There is no way you could have avoided it. Virtually every facet of life has been affected by COVID-19, including the financial health of millions of American individuals and families.
All the little things that made credit union members’ daily lives routine – daily chores or commitments, dropping the kids off for school, daily or weekly work meetings, negotiating when to leave work to pick the kids up – have been put on the side of the road in order to keep families and those around them safe.
COVID-19 has put millions of average Americans’ financial health at moderate to severe risk. With restaurant, retail, and many other “non-essential” businesses closed or temporarily shut down, U.S. unemployment claims reached 36.5 million since mid-March.
Because of this shutdown, America is taking a crash course in saving the money they still have. And Americans apparently have a lot of room for improvement when it comes to financial health. According to Yahoo Finance, prior to COVID-19 a full 69 percent of Americans had put away less than $1,000 in savings. In the midst of this pandemic, however, the U.S. net savings rate in 2020 is the highest since World War II, according to Peterson Institute for International Economics. Personal savings rates have skyrocketed from 8.2 percent in February to 13.1 percent by March 20, according to Statista.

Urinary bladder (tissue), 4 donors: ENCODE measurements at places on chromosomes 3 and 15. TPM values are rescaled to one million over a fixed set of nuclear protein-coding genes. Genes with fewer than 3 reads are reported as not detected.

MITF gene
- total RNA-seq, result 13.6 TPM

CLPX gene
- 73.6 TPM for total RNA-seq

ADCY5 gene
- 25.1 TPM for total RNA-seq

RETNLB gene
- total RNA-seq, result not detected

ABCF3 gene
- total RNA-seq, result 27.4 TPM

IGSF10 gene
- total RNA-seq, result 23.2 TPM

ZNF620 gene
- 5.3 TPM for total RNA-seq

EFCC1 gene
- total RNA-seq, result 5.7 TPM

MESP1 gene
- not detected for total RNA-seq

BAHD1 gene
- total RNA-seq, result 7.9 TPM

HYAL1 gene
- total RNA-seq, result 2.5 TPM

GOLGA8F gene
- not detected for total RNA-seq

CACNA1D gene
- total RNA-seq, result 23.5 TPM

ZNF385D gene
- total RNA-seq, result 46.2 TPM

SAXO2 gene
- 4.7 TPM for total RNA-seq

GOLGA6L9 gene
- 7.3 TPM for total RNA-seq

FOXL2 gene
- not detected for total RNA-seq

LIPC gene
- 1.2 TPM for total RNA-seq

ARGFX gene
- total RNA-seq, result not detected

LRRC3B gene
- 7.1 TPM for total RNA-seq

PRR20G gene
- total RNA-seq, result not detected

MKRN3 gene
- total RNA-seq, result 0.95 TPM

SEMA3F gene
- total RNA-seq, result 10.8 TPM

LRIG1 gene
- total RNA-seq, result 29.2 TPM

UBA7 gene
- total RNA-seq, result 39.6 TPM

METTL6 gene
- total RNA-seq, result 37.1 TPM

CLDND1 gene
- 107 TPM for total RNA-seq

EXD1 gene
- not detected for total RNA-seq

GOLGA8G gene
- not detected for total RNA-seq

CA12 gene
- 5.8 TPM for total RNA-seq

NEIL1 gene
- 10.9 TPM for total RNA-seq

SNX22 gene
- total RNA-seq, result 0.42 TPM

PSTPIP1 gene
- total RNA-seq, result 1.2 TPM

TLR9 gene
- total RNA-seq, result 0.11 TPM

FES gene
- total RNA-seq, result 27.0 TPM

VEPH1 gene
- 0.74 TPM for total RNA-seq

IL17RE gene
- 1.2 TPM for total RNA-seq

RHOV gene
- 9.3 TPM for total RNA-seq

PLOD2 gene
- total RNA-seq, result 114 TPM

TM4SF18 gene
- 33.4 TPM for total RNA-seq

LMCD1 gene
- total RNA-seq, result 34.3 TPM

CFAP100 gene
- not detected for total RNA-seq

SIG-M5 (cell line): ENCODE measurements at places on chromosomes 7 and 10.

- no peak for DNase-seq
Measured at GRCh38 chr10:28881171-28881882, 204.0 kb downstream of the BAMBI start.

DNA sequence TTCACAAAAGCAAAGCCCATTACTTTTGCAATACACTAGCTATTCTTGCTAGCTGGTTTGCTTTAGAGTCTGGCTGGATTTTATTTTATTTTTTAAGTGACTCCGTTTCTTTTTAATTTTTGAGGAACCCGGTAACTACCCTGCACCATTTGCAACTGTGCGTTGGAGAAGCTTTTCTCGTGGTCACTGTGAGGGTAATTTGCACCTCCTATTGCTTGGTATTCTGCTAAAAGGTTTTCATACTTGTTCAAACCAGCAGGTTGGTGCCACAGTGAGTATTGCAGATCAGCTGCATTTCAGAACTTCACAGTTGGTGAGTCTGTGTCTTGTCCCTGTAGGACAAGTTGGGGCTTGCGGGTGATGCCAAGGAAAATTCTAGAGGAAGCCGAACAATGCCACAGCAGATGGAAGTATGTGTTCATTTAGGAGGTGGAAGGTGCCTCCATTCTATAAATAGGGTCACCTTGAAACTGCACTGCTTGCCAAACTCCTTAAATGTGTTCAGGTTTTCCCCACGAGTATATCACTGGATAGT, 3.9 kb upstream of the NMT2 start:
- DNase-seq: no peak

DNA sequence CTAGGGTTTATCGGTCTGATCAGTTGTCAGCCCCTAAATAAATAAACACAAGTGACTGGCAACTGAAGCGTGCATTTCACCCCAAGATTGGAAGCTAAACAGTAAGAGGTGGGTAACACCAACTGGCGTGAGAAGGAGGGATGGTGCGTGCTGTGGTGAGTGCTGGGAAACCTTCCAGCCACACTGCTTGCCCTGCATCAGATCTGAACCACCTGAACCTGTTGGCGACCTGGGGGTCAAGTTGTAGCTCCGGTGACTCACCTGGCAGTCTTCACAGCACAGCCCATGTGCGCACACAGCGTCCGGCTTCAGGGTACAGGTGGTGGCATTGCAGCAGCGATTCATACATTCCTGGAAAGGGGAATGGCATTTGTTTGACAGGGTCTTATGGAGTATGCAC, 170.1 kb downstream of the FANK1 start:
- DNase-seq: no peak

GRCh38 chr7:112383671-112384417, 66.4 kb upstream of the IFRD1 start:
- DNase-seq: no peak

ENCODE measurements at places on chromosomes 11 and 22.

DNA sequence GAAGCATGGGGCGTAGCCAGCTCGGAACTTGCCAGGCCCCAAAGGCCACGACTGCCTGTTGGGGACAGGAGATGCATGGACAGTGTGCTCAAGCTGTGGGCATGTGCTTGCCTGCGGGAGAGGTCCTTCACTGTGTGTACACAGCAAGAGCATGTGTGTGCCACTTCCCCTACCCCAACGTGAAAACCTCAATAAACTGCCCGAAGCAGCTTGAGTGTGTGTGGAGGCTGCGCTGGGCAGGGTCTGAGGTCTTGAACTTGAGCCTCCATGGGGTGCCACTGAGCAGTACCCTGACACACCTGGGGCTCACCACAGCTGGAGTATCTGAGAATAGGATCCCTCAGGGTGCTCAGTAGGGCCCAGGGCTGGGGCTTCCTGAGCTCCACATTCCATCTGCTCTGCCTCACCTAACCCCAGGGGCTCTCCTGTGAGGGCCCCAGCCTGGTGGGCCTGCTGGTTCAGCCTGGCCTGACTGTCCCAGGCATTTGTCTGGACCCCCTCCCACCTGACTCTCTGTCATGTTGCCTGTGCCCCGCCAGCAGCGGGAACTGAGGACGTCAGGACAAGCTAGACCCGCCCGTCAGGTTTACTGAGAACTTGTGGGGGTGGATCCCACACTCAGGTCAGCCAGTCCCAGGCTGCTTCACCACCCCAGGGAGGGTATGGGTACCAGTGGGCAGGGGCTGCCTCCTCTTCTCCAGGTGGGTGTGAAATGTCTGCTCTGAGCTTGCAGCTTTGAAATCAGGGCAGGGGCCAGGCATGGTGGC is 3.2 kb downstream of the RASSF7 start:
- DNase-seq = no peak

The question is how many Americans can save in a healthy manner, and whether they will do the small things that enable them to negotiate their way out of the dark financial tunnel COVID-19 has created. Not only that, but how many will continue that discipline once the pandemic has passed and find their way to better financial health?
As part of our year-long program exploring the 5 Pillars of Financial Health, we’ll be talking about the ways your credit union members can help themselves and their families save money during the pandemic. For many members, evaluating one’s financial health is not a fun process. But when it comes to finding the path to financial wellness during and after this COVID-19 crisis, there is no larger priority, both for them and their families. Where to begin? Well, it starts with some simple (if painful!) math.
Here are three key steps to take towards financial health:
- Evaluate Member’s Savings For Their Financial Health
It’s easy to let your anxieties get the best of members when delving into the potential unpleasantness of one’s financial health. Acknowledging the inefficiencies and coming to grips with a lack of discipline in spending habits is a tough pill to swallow. So where are they with their “emergency fund” or savings account? How long can their existing savings last them?
To evaluate financial health, take a look at their weekly expenses, write them down or type them into a spreadsheet, and add them up. Just make sure your members are being honest with themselves and include all expenses! Now, cross-reference their total expenses with the amount of money they have saved, as well as any forthcoming income they will be receiving. How long will their savings last? Whether they can afford a week, a month, or two months, it’s still a knowledgeable place to start to gauge the relative financial health of the member.